Twemcache has three basic eviction strategies now when eviction is enabled:
- item LRU eviction (
- slab random eviction (
- slab LRU eviction (
-M 4) All eviction strategies have the same trigger, which is when a server runs out of existing free slots and quota for new slabs.
Option No.1, commonly known as just "LRU eviction", has been around forever and is what all Memcached protocol implementation supports. It maintains an item LRU queue for each slab class, and accessing an item puts it to the back of the queue (but the update is rate-limited to avoid too much churn). When a server tries to evict, it scans from the head of the item LRU queue that the new item should go into, until an item not being currently accessed is found. Mainline Memcached allows at least one slab allocated to each slab class, even if that violates the number specified with
--max-memory, to avoid total rejection of items between a particular size range. Twemcache does not make such attempt. Regardless, since this eviction strategy works only at the item-level and within the same slab class, it leads to the slab calcification problem that threatens the long-term caching effectiveness as soon as item distribution among slab classes changes.
Option No.2, sometimes shortened to "random eviction", is our first attempt to solve the issue with item LRU eviction. It was introduced in Twemcache 2.0, before Twemcache was even open sourced. Fundamentally, we need an eviction strategy that evicts at the same level as memory allocation, which is at the slab level. Random eviction requires a simple data structure called the slab table, which is an array of all slabs allocated by far. A server evicts by repeatedly picking a random slab until one that is not currently being accessed is found. Then all items in this slab are evicted before the server re-initialize it to be used by the next item. Random eviction is naive and by no means perfect in itself, but it is conceptually simple- it responses to memory requests instantaneously, and the laws of statistics ensure that a migrating item size distribution will lead to the same change to happen in slab distribution over time. In our opinion, it is perfect as a first attack on the slab calcification problem. It establishes a baseline for future exploration of a better solution.
Option No.3, slab LRU eviction, is introduced in Twemcache 2.5.0. It furthers the search for a good slab-level eviction strategy and tries to be a little cleverer on choosing a slab to evict. It is based on the observation that with random eviction, a recently updated slab containing hot items may be evicted during the blind selection process. This naturally leads us to ask if we can adopt the same criteria as in item LRU eviction, but make it work at the slab-level. Slab LRU eviction is the result of such a thought. It uses a global slab LRU queue, which gets updated whenever an update to an item LRU queue is attempted (in other words, it shares the same update trigger as item LRU eviction). The updated slab is put to the tail of the queue, also in a rate-limited fashion, while eviction attempts are made from the head. It outperforms random eviction in terms of keeping hot data in memory when read requests are highly temporal and never reach beyond a small, recently updated portion of the data. On the other hand, it is more effective in the longer run compared to item LRU eviction if the item size distribution is dynamic.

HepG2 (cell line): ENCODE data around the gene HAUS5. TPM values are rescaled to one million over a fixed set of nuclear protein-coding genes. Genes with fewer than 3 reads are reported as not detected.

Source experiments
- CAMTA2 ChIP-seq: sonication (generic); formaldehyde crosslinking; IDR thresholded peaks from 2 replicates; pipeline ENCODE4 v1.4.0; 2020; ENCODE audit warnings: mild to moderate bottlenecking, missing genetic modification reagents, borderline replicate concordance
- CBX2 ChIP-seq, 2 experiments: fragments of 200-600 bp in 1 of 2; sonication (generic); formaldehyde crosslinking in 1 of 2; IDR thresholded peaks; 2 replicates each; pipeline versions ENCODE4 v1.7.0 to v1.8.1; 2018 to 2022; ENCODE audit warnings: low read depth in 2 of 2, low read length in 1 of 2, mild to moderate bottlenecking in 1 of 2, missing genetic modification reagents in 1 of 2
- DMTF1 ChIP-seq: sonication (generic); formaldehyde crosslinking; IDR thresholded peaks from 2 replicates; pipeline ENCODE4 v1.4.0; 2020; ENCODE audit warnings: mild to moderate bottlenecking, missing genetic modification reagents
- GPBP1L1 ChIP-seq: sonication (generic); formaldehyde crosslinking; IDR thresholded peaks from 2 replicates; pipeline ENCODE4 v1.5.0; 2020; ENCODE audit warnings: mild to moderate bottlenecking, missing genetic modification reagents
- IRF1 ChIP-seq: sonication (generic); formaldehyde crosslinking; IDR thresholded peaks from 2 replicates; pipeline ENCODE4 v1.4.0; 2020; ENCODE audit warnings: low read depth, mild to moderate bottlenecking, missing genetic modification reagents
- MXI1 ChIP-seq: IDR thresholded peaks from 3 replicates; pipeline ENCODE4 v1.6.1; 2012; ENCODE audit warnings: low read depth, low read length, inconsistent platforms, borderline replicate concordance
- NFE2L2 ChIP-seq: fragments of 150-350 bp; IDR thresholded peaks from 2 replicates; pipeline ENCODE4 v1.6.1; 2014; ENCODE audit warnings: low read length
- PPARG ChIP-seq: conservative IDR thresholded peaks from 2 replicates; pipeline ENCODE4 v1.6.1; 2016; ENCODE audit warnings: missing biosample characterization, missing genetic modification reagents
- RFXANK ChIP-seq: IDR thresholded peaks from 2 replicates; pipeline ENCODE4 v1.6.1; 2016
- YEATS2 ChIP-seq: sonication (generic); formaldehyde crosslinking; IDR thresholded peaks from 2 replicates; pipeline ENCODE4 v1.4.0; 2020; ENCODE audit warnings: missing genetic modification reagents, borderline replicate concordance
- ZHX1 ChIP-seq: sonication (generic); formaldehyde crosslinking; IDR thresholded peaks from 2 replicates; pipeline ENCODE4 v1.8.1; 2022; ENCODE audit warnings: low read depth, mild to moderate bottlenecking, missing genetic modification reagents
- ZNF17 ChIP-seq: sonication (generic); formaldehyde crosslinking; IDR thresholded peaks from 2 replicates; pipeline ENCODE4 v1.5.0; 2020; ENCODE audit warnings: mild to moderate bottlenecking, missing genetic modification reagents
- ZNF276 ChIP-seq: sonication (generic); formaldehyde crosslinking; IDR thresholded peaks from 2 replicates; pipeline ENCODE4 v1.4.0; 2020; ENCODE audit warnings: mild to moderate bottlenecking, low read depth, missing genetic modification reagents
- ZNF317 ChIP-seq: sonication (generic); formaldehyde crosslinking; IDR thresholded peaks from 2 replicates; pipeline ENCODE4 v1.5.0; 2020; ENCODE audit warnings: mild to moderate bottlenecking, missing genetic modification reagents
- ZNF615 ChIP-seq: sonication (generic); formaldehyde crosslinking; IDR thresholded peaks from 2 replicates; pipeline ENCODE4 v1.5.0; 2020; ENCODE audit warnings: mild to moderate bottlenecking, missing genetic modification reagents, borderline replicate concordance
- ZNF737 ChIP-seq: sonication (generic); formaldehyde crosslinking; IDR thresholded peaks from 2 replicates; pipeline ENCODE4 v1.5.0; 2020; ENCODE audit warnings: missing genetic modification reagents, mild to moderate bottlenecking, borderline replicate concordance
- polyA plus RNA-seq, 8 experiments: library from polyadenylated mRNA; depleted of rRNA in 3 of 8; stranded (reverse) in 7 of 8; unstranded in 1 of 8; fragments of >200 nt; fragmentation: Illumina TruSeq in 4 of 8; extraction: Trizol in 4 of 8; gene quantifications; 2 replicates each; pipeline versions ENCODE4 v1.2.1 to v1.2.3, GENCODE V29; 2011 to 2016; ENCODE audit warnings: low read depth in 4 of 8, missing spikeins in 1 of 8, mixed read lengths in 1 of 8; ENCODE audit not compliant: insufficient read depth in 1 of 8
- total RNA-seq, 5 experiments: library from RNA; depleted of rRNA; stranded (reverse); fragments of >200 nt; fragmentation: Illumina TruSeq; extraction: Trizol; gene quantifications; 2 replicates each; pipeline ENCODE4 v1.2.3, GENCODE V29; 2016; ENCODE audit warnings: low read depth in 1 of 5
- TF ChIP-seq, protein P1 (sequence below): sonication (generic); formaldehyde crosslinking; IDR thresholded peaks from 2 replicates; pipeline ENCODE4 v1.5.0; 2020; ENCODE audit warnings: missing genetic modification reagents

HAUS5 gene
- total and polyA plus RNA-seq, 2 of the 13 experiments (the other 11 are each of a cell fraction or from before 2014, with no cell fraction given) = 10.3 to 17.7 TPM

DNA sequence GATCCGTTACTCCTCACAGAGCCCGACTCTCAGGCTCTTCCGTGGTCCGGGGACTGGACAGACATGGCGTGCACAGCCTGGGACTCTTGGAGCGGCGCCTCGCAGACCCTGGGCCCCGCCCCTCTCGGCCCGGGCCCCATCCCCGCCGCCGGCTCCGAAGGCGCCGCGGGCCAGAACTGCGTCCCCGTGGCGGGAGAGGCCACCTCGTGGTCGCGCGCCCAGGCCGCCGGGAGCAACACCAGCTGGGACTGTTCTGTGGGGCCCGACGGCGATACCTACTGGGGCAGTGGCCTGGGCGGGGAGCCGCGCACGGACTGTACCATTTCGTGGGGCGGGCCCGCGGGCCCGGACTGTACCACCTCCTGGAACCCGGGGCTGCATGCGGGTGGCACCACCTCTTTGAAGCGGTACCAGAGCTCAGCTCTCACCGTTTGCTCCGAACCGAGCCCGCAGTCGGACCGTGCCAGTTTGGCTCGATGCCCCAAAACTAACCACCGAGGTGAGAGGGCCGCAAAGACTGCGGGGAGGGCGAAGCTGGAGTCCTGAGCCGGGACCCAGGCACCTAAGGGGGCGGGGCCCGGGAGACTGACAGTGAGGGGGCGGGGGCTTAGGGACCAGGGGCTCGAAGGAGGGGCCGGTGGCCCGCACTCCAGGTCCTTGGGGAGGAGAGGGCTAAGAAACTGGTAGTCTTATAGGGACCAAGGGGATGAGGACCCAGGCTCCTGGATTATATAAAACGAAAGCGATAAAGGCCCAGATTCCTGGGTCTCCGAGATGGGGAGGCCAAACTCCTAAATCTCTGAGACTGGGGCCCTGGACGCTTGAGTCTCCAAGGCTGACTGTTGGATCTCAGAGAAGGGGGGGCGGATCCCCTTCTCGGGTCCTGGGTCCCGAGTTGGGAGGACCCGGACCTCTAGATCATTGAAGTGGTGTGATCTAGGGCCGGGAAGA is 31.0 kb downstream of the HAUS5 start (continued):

Twemcache allows any combination of these eviction strategies by setting the corresponding bit and pass the total numeric value to your
--eviction-strategy option. Eviction strategies will be checked from the most significant bit to the least.
A Note on Slab Automove
Automove is the slab-level eviction strategy provided by mainline Memcached. The main difference between slab automove and slab random eviction is that the former only evicts a slab when it meets certain criteria. To quote from the Release Note of Memcached 1.4.11, that criteria is "if a slab class is seen as having the highest eviction count 3 times 10 seconds apart, it will take a page from a slab class which has had zero evictions in the last 30 seconds and move the memory". From the phrasing, it is not difficult to tell that this is a more conservative strategy than both slab random eviction and slab LRU eviction. For example, the slab automover does not kick in if all slab classes have seen evictions within the past 30 seconds, or if there are two alternating slab classes witnessing the highest eviction in each 10 second window. Therefore, one should expect the involvement of slab automover to be dependent on the traffic pattern. We have a note that compares slab automove with random eviction through an experiment. Continue reading about the result in random_eviction.md